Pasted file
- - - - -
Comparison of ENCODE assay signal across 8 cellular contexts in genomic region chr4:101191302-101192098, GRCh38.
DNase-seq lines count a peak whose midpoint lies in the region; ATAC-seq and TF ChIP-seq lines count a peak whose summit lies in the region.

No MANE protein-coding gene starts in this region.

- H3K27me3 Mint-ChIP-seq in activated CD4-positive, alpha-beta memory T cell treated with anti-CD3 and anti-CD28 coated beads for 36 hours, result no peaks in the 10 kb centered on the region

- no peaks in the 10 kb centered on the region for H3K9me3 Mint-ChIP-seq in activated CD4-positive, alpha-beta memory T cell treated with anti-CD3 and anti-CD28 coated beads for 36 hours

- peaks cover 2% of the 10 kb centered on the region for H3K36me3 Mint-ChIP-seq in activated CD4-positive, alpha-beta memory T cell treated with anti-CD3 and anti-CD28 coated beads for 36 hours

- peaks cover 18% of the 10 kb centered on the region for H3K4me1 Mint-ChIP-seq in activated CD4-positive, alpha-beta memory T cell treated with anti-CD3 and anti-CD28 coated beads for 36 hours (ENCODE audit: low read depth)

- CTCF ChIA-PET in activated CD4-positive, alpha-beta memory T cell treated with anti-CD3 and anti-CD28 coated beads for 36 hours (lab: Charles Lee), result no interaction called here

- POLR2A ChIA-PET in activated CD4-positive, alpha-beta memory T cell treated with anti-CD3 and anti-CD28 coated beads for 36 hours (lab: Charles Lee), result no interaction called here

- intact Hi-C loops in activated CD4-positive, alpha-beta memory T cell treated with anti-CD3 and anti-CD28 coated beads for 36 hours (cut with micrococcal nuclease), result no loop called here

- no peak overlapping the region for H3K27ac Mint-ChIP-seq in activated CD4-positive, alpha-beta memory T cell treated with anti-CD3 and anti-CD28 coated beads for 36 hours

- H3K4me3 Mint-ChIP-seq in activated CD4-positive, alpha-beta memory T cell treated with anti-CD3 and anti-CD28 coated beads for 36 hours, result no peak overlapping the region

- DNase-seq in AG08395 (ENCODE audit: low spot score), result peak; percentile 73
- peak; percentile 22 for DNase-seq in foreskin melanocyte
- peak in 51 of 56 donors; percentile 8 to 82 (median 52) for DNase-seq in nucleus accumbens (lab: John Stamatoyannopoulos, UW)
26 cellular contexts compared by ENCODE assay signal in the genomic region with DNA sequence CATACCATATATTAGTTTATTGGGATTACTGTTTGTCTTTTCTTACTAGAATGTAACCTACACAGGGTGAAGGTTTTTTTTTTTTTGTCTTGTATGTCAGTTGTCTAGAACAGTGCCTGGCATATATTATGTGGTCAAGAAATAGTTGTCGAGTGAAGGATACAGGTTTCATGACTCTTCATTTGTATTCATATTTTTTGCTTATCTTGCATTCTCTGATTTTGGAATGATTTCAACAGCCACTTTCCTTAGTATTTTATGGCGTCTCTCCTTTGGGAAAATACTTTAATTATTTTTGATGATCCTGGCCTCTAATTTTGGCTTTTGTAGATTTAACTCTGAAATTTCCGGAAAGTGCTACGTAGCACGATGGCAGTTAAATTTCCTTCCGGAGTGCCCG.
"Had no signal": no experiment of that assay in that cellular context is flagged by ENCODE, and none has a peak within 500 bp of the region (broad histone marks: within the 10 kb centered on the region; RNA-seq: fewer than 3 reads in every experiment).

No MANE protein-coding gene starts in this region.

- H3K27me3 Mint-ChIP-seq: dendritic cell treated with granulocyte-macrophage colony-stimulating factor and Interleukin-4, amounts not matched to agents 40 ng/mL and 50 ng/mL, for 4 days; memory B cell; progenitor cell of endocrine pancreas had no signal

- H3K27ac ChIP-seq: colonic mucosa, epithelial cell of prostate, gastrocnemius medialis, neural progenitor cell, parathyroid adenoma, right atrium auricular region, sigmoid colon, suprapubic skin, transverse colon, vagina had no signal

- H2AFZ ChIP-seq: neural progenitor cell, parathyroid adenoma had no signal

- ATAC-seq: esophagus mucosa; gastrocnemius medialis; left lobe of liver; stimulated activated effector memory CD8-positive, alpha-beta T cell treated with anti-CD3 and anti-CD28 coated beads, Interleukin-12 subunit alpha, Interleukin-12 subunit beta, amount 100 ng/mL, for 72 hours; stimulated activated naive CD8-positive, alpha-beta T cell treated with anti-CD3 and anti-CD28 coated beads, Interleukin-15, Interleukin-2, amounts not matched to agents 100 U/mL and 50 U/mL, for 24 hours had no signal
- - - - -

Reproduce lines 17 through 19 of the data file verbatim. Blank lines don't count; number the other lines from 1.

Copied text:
"Had no signal": no experiment of that assay in that cellular context is flagged by ENCODE, and none has a peak within 500 bp of the region (broad histone marks: within the 10 kb centered on the region; RNA-seq: fewer than 3 reads in every experiment).

No MANE protein-coding gene starts in this region.

- H3K27me3 Mint-ChIP-seq: dendritic cell treated with granulocyte-macrophage colony-stimulating factor and Interleukin-4, amounts not matched to agents 40 ng/mL and 50 ng/mL, for 4 days; memory B cell; progenitor cell of endocrine pancreas had no signal